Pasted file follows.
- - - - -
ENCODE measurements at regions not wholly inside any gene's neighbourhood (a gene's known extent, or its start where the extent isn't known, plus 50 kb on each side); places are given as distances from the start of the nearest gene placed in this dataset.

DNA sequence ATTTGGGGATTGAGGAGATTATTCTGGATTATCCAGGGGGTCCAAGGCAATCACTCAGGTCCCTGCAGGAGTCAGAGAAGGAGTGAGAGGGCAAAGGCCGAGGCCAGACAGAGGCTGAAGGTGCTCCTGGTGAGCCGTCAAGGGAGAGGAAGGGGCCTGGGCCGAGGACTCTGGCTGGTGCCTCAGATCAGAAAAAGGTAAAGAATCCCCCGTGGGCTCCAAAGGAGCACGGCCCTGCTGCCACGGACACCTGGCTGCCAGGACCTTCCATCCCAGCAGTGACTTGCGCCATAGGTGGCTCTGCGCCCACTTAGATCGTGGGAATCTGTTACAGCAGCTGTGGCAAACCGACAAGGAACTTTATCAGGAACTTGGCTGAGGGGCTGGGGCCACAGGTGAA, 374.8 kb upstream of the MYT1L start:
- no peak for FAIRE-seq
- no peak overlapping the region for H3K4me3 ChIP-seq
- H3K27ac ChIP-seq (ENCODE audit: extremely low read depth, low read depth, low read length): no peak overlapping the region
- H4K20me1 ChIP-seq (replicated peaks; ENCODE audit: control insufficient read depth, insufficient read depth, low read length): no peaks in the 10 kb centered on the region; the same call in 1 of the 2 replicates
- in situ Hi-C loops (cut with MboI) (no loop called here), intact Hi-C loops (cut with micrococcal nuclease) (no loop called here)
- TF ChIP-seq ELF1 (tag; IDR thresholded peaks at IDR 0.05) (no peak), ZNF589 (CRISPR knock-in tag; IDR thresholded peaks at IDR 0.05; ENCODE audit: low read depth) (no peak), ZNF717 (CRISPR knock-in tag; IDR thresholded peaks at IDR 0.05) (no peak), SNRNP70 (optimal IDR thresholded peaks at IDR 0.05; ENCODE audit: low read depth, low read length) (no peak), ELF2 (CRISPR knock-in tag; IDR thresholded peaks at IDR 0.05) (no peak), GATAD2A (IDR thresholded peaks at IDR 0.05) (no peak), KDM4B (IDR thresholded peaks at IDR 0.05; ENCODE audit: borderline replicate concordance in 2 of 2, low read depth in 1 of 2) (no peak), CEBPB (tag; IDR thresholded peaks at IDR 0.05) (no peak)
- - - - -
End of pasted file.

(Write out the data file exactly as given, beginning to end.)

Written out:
ENCODE measurements at regions not wholly inside any gene's neighbourhood (a gene's known extent, or its start where the extent isn't known, plus 50 kb on each side); places are given as distances from the start of the nearest gene placed in this dataset.

DNA sequence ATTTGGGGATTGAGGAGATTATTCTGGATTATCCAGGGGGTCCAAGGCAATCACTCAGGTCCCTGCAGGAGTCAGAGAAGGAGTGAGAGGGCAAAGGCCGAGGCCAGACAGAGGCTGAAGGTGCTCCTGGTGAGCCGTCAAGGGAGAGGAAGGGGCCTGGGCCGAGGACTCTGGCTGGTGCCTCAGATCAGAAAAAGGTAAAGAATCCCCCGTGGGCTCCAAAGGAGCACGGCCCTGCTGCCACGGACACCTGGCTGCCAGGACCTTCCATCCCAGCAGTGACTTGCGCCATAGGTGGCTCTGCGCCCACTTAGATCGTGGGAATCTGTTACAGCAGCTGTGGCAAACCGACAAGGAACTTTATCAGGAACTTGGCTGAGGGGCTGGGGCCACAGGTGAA, 374.8 kb upstream of the MYT1L start:
- no peak for FAIRE-seq
- no peak overlapping the region for H3K4me3 ChIP-seq
- H3K27ac ChIP-seq (ENCODE audit: extremely low read depth, low read depth, low read length): no peak overlapping the region
- H4K20me1 ChIP-seq (replicated peaks; ENCODE audit: control insufficient read depth, insufficient read depth, low read length): no peaks in the 10 kb centered on the region; the same call in 1 of the 2 replicates
- in situ Hi-C loops (cut with MboI) (no loop called here), intact Hi-C loops (cut with micrococcal nuclease) (no loop called here)
- TF ChIP-seq ELF1 (tag; IDR thresholded peaks at IDR 0.05) (no peak), ZNF589 (CRISPR knock-in tag; IDR thresholded peaks at IDR 0.05; ENCODE audit: low read depth) (no peak), ZNF717 (CRISPR knock-in tag; IDR thresholded peaks at IDR 0.05) (no peak), SNRNP70 (optimal IDR thresholded peaks at IDR 0.05; ENCODE audit: low read depth, low read length) (no peak), ELF2 (CRISPR knock-in tag; IDR thresholded peaks at IDR 0.05) (no peak), GATAD2A (IDR thresholded peaks at IDR 0.05) (no peak), KDM4B (IDR thresholded peaks at IDR 0.05; ENCODE audit: borderline replicate concordance in 2 of 2, low read depth in 1 of 2) (no peak), CEBPB (tag; IDR thresholded peaks at IDR 0.05) (no peak)